Ask the Professor 33 — Catching Up

Yes, as usual, the Professor has been slacking off on the questions (for the whole semester, in fact), but now that the grading’s almost completed, it’s time to dip into the mailbag. This first question is from ‘way back in January:

Professor I am wondering what you feel is the best way to get your self published indie title into stores? I ask because I am working on a title that is going to give 100% of all profits to cancer research.
I am also wondering if you have any tips on attending comic book conventions? Like how many of a title do I print and what types of things stand out to people and make them want to stop and purchase?

The classic way to get your comic to stores is to take it there: go to the Yellow Pages (or the online equivalent), make a list of every store in town, and take the book around to them. The “cancer donation” bit might help a little, although it’s the same old story: readers will buy your book if they flip through it and see a reason to like it, and if not, not. Of course, this assumes that you already have a first issue printed; until that happens, it’s all theoretical, so get that done first; you can’t know whether people will actually spend money on your book until you give them a chance to.
The problem with conventions is the cost: between the transportation, table fees, lodging, food, etc., almost no indie publisher with a single book makes anything at conventions. However, they’re still valuable for the networking: meeting other creators and listening to their advice, showing work to publishers, and just getting the book out and seen might be worth the expense. If you’re low on funds, local conventions are best: there’s only the table cost, and if you know other local creators you might be able to split even that with them. Of course, there’s less schmoozing opportunity, but at least you’ll go less into debt. As for number of copies: print as few as possible; it’s a lot better to do a new printing than to end up with hundreds of boxes of unsold comics being used as a coffee table in your living room. If the thing actually takes off and you do five printings, those early ones will zoom in value, and get you free publicity (yes, the odds of that happening are about the same as you winning the lottery — which would take care of your convention expenses — but hey: dreams are free, right?).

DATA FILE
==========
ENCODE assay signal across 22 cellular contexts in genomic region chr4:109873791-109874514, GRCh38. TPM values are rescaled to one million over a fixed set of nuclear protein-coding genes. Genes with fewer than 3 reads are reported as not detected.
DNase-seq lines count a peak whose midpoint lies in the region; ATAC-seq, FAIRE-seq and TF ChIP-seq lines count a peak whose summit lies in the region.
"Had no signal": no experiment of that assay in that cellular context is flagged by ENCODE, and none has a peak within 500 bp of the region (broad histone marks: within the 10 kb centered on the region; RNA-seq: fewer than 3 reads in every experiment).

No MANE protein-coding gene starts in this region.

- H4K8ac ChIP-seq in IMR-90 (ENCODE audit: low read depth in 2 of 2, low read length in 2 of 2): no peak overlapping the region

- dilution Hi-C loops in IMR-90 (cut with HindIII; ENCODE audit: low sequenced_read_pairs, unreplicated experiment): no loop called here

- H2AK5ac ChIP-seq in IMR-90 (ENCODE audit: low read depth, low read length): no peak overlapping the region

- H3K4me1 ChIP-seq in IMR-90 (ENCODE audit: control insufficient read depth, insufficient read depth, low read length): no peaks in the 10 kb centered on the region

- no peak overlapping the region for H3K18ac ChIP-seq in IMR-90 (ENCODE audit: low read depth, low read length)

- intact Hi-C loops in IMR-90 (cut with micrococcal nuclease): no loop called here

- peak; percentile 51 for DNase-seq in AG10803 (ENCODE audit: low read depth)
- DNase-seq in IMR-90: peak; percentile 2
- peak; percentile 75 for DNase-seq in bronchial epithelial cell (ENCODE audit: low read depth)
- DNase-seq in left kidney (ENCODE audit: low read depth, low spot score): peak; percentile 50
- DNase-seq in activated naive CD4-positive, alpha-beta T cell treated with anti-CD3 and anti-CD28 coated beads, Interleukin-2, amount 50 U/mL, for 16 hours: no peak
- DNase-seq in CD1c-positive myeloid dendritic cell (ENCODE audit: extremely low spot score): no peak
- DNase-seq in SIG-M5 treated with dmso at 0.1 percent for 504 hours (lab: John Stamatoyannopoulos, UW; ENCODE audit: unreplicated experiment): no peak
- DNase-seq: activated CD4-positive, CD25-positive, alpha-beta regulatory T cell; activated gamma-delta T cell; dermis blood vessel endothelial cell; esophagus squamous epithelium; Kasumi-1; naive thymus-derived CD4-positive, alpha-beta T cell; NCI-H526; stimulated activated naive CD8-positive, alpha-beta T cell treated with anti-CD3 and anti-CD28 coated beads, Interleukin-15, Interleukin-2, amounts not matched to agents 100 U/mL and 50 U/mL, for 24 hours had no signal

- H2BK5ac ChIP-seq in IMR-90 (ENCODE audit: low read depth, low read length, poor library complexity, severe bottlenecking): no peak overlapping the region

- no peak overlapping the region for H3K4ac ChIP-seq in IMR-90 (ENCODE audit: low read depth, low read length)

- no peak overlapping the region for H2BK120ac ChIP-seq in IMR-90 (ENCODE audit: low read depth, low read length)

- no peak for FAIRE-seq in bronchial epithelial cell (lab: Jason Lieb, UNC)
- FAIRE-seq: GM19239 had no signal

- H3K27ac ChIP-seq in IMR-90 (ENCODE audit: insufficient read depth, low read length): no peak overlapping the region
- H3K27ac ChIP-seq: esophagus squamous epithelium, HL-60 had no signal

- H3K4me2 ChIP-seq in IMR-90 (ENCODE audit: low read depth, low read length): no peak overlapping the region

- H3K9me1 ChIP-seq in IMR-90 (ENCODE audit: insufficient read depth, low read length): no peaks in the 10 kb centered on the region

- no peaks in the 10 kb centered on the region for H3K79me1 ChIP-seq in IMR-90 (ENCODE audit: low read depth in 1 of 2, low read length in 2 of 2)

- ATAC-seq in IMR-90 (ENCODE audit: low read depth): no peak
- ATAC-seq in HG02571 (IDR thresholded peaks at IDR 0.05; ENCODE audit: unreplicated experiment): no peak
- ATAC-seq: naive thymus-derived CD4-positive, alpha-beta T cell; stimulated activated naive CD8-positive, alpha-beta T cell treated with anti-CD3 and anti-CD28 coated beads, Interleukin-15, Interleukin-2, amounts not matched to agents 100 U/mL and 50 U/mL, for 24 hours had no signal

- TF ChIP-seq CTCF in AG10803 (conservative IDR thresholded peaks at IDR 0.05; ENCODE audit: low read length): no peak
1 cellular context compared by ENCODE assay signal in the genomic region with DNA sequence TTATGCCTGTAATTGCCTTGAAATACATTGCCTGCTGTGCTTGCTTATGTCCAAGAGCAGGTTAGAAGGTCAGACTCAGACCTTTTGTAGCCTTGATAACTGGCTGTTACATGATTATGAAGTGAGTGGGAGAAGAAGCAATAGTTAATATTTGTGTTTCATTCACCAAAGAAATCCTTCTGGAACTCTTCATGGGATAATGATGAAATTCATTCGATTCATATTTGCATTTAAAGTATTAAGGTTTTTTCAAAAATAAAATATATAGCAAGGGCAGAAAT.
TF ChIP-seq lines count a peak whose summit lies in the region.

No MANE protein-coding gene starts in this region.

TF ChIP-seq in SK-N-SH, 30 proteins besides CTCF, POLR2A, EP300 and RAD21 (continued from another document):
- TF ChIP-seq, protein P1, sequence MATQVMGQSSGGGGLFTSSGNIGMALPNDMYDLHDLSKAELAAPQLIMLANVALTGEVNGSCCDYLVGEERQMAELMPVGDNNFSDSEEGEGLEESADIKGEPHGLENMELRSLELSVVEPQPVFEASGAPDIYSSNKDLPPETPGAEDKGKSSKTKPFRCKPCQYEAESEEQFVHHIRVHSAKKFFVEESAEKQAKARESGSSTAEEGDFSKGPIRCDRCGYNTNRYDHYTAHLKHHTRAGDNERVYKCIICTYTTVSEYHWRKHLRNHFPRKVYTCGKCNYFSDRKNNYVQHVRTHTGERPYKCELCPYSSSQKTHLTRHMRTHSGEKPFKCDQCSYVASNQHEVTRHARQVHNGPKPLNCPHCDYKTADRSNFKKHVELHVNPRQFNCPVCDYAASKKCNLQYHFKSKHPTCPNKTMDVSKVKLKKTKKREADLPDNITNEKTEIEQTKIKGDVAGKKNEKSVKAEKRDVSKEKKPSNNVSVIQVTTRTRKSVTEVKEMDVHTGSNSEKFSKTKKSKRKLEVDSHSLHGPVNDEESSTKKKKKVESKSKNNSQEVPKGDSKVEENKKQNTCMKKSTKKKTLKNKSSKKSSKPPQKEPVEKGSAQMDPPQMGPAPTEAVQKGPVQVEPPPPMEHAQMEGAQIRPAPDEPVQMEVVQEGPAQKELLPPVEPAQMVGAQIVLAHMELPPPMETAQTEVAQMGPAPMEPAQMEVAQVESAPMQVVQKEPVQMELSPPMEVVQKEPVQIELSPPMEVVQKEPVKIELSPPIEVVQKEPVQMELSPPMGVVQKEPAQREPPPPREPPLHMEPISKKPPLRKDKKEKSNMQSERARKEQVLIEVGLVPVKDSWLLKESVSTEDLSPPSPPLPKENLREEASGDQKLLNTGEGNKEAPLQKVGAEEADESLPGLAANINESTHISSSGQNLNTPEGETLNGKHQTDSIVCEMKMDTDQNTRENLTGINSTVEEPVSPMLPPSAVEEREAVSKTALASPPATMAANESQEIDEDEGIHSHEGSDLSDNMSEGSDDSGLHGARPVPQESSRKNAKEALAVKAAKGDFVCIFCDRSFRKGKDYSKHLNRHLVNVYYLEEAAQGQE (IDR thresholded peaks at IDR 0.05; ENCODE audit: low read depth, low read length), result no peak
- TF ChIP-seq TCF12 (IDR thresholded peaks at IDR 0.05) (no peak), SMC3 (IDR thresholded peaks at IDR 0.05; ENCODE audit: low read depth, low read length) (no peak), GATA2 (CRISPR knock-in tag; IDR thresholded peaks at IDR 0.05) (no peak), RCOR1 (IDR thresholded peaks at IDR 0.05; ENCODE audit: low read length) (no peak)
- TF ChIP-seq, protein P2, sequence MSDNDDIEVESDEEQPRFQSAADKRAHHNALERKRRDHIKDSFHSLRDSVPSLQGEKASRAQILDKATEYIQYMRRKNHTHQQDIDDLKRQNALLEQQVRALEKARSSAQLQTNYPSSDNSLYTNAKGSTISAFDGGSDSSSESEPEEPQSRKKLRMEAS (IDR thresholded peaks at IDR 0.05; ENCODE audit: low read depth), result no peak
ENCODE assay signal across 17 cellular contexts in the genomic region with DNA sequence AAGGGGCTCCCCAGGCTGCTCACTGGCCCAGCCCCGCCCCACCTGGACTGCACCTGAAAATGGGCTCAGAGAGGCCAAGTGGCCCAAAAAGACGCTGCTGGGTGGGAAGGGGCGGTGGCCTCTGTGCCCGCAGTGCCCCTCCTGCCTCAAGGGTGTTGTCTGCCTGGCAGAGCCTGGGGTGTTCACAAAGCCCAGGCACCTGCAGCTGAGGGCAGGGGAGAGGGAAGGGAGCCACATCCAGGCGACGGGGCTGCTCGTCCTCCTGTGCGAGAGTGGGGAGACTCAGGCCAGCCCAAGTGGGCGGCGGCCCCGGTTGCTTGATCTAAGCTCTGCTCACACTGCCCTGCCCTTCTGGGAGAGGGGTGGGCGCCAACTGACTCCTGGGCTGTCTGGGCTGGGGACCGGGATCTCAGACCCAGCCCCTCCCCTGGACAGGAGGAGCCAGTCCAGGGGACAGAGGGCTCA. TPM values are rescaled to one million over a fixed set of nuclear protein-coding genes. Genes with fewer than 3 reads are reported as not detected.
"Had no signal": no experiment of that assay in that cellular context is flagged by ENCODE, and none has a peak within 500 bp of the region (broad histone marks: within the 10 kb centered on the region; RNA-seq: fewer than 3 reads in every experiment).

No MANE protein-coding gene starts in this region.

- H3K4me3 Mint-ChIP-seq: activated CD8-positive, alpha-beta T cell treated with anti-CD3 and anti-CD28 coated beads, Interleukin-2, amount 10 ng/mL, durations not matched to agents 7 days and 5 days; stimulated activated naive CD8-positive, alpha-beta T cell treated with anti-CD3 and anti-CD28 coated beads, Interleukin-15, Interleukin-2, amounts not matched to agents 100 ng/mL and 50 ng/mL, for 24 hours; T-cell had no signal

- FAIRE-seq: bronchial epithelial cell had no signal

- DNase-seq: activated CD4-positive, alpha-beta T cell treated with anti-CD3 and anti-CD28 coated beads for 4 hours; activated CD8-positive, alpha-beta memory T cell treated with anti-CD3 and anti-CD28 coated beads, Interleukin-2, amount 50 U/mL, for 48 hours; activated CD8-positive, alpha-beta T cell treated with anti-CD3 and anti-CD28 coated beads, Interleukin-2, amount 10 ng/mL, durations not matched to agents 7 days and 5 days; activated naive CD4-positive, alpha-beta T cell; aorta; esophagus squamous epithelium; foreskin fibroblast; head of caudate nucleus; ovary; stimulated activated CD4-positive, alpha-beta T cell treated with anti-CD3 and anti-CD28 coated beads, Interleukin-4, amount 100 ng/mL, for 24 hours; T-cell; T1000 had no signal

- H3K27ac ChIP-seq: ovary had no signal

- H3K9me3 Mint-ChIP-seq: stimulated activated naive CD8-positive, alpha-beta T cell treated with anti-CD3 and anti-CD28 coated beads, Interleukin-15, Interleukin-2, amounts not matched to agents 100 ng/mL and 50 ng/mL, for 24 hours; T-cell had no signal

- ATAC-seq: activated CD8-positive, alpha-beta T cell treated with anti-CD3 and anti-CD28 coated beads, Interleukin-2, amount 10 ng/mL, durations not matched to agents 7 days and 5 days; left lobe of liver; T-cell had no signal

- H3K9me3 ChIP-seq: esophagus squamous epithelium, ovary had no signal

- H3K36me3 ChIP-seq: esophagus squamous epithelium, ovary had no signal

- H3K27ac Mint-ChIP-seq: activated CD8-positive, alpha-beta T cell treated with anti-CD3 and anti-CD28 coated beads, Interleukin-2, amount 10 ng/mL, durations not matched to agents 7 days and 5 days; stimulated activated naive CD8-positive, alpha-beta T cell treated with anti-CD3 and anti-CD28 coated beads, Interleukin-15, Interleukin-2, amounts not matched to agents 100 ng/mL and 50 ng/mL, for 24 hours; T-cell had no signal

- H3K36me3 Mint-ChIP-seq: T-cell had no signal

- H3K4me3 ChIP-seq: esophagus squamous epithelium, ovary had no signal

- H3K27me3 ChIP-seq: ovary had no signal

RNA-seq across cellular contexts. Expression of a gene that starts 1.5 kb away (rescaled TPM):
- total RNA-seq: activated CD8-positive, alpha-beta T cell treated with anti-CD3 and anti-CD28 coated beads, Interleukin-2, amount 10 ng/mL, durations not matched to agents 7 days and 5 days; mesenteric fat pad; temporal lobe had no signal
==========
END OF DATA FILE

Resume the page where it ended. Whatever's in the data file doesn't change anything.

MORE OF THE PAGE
Next, from late February, we have this:

I was wondering about Canadian price variants. Is there a list of all the comics that were published by marvel and DC during the 80’s where these infamous cover price variants. Also what is the rarity of the issues to their US counterparts? Any help would be great! Thanks for your time.

The Professor has to confess that he’s never thought much about Canadian price variants — wrong border country to be asking an Arizona shop about, dude. Almost every comics company (Archie, too) had ’em, though — in the early ’80s, when US comics were 60 cents, they were 75 cents, for example. Yes, since Canada’s a smaller country, they’d have lower print runs than the main versions. One problem is that, since the monetary units were the same (unlike in the UK, where the cover used “p,” for “pence,” instead of the cent sign), they’re hard to spot, much like those Marvel 30/35-cent variations in the ’70s; you have to know the “real” price versus the variant one.  The best advice the Professor can give is to do what he just did — google “comics Canadian price variants” — and see what you can find. Considering at least one comics seller is listing high-grade Star comics (like Wally the Wizard) with the Canadian variants at $40- $50 each, there’s either (a) an actual demand for these, (b) a number of overly-optimistic sellers, or (c) a lot of sucker buyers out there. The Professor would advise looking at the online sales sites of some Canadian back-issue shops, where logic would dictate that the prices would be much more reasonable.

About Phil

With 40 years of experience in comic reading, collecting and reviewing, English Professor Phil Mateer has an encyclopedic mind for comics. Feel free to ask Phil about storylines, characters, artists or for that matter, any comic book trivia. He will post your questions and answers on the AABC blog. His knowledge is unparalleled! He is also our warehouse manager, so if you are looking for that hard to find comic book, ask Phil!
This entry was posted in Comics History. Bookmark the permalink.

Leave a Reply

Your email address will not be published. Required fields are marked *